Scientists at the University of Bonn and the University of British Columbia (Vancouver, Canada) have developed a novel camera system which can see around the corner without using a mirror. Using diffusely reflected light, it reconstructs the shape of objects outside of the field of view.
The researchers will be reporting their results at the international Conference for Computer Vision and Pattern Recognition (CVPR) from June 24-27 in Columbus (Ohio, USA).
A laser shines on the wall; a camera watches the scene. Nothing more than white ingrain wallpaper with a bright spot of light can be seen through the lens. A computer records these initially unremarkable images and as the data is processed further, little by little, the outlines of an object appear on a screen.
Yet, this object is behind a partition and the camera cannot possibly have seen it – we have apparently looked around the corner. A magic trick? "No," says Prof. Dr.-Ing. Matthias B. Hullin from the Institute of Computer Science II at the University of Bonn. "This is an actual reconstruction from diffusely scattered light. Our camera, combined with a mathematical procedure, enables us to virtually transform this wall into a mirror."
Scattered light is used as a source of information
The laser dot on the wall is by itself a source of scattered light, which serves as the crucial source of information. Some of this light, in a roundabout way, falls back onto the wall and finally into the camera. "We are recording a kind of light echo, that is, time-resolved data, from which we can reconstruct the object," explains the Bonn computer scientist. "Part of the light has also come into contact with the unknown object and it thus brings valuable information with it about its shape and appearance."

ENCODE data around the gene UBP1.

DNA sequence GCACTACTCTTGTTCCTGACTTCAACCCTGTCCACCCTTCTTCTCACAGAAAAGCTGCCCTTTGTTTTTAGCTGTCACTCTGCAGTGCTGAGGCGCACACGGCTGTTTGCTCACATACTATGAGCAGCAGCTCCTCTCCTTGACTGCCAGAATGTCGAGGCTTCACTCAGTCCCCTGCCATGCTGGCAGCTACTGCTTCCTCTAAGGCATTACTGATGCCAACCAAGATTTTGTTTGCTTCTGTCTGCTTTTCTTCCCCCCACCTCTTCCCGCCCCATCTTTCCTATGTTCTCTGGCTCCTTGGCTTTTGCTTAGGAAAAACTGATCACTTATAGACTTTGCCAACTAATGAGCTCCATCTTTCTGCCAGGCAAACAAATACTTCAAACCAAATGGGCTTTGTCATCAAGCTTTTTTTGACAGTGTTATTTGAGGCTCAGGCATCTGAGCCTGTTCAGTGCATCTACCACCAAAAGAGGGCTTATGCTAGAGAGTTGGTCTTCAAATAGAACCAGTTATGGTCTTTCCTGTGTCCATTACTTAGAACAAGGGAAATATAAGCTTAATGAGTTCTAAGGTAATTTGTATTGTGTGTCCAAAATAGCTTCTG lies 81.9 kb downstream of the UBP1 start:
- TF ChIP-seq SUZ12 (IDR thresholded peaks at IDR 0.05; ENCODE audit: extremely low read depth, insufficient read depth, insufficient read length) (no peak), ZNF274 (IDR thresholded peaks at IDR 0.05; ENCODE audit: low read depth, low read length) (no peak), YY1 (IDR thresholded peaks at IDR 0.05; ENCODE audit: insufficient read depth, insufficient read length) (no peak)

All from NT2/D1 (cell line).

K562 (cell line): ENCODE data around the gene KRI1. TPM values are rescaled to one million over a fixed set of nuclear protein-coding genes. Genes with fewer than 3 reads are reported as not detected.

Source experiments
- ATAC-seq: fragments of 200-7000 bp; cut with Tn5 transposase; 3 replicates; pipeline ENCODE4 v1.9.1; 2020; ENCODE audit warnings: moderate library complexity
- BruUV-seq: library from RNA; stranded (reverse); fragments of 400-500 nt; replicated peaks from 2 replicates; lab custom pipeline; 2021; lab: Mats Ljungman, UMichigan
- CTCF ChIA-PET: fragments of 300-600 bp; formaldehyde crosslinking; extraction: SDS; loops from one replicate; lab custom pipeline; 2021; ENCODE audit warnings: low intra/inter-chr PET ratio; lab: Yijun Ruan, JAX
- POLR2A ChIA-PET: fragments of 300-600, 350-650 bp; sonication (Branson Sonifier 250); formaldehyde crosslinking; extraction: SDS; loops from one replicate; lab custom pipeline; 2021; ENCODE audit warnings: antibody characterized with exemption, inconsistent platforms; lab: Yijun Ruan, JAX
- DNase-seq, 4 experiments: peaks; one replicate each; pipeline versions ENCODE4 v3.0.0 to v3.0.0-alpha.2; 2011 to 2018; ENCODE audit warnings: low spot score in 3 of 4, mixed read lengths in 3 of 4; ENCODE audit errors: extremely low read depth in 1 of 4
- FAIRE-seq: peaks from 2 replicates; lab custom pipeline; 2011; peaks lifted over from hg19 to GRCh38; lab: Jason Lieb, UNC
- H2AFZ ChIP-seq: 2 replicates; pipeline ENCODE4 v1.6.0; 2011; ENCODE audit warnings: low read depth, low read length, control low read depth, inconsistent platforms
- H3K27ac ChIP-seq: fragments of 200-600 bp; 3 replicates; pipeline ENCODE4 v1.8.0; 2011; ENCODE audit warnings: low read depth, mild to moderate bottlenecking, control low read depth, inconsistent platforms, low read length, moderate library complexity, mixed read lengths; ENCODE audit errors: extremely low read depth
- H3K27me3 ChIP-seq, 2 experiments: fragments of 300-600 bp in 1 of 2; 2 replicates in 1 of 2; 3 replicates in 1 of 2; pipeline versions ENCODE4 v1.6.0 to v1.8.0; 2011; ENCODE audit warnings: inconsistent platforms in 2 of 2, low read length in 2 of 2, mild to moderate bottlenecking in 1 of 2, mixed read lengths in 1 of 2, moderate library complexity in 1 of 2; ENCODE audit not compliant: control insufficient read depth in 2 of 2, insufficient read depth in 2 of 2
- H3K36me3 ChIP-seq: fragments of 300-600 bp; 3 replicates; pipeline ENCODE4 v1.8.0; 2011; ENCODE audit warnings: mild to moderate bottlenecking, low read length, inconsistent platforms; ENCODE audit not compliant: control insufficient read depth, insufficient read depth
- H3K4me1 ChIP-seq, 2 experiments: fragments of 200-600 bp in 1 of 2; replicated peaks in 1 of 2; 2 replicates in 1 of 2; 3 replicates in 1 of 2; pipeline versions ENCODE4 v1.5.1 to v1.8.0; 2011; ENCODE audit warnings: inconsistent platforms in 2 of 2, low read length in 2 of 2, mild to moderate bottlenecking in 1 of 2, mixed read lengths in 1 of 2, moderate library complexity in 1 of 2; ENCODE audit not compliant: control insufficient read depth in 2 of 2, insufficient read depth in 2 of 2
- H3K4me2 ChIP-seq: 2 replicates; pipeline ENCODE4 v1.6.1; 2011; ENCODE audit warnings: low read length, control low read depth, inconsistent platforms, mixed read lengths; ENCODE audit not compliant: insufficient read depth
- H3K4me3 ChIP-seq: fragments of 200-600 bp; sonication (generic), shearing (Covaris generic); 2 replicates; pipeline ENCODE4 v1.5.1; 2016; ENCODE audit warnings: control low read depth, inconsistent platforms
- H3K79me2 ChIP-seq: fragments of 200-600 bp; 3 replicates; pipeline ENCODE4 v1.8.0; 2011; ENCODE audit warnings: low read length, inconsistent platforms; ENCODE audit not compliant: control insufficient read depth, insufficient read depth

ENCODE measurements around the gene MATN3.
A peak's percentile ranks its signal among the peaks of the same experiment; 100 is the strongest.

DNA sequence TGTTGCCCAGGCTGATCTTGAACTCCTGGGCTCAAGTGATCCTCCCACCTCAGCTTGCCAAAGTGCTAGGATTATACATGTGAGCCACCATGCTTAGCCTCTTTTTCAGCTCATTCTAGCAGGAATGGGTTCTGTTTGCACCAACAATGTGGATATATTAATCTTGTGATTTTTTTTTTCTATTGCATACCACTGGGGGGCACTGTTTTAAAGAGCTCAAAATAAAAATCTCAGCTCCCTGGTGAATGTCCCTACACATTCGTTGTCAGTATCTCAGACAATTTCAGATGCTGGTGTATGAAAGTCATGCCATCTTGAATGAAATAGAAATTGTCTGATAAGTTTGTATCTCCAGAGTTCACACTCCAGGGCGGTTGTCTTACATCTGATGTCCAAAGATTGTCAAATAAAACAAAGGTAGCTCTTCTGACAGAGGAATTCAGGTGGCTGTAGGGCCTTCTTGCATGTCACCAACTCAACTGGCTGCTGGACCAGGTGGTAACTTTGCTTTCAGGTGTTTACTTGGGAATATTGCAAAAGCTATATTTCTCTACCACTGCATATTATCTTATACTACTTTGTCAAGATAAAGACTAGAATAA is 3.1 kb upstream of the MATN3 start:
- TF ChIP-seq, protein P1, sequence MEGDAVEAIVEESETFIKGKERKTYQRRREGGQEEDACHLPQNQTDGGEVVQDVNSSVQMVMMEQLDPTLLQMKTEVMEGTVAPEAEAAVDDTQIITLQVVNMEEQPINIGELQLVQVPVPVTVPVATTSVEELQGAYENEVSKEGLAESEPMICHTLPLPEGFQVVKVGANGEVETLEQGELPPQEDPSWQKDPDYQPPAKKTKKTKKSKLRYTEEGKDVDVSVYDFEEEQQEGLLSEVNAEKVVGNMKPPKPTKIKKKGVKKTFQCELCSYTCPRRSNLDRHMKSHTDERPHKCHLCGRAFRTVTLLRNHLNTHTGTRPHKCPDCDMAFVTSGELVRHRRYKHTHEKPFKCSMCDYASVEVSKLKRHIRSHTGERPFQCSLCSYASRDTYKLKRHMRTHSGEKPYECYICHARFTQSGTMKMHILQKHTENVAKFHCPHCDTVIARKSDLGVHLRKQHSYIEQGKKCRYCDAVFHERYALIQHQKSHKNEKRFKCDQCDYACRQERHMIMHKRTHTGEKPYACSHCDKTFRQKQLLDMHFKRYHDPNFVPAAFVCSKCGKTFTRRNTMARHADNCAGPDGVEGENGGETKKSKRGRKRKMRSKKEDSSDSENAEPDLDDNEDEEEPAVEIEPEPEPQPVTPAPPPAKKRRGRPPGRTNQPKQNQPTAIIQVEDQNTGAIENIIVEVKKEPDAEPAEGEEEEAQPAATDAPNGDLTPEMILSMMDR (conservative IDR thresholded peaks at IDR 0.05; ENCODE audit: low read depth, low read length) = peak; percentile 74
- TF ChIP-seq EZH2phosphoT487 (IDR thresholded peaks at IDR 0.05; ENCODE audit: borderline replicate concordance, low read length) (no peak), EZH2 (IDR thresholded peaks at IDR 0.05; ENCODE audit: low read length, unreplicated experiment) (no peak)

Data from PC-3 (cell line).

To be able to measure such echoes, a special camera system is required which Prof. Hullin has developed together with his colleagues at the University of British Columbia (Vancouver, Canada) and further refined after his return to Bonn. In contrast to conventional cameras, it records not just the direction from which the light is coming but also how long it took the light to get from the source to the camera.
The technical complexity for this is comparatively low – suitable image sensors came onto the mass market long ago. They are mainly found in depth image cameras as they are used, for instance, as video game controllers or for range measurements in the automotive field. The actual challenge is to elicit the desired information from such time-of-flight measurements. Hullin compares the situation to a room which reverberates so greatly that one can no longer have a conversation with one's partner. "In principle, we are measuring nothing other than the sum of numerous light reflections which reached the camera through many different paths and which are superimposed on each other on the image sensor."
This problem, known as multipath interference, has been giving engineers headaches for a long time. Traditionally, one would attempt to remove the undesired multipath scatter and only use the direct portion of the signal. Based on an advanced mathematical model, Hullin and his colleagues, however, developed a method which can obtain the desired information exclusively from what would usually be considered noise rather than signal. Since multipath light also originates from objects which are not at all in the field of view, the researchers can thus make visible what is virtually invisible.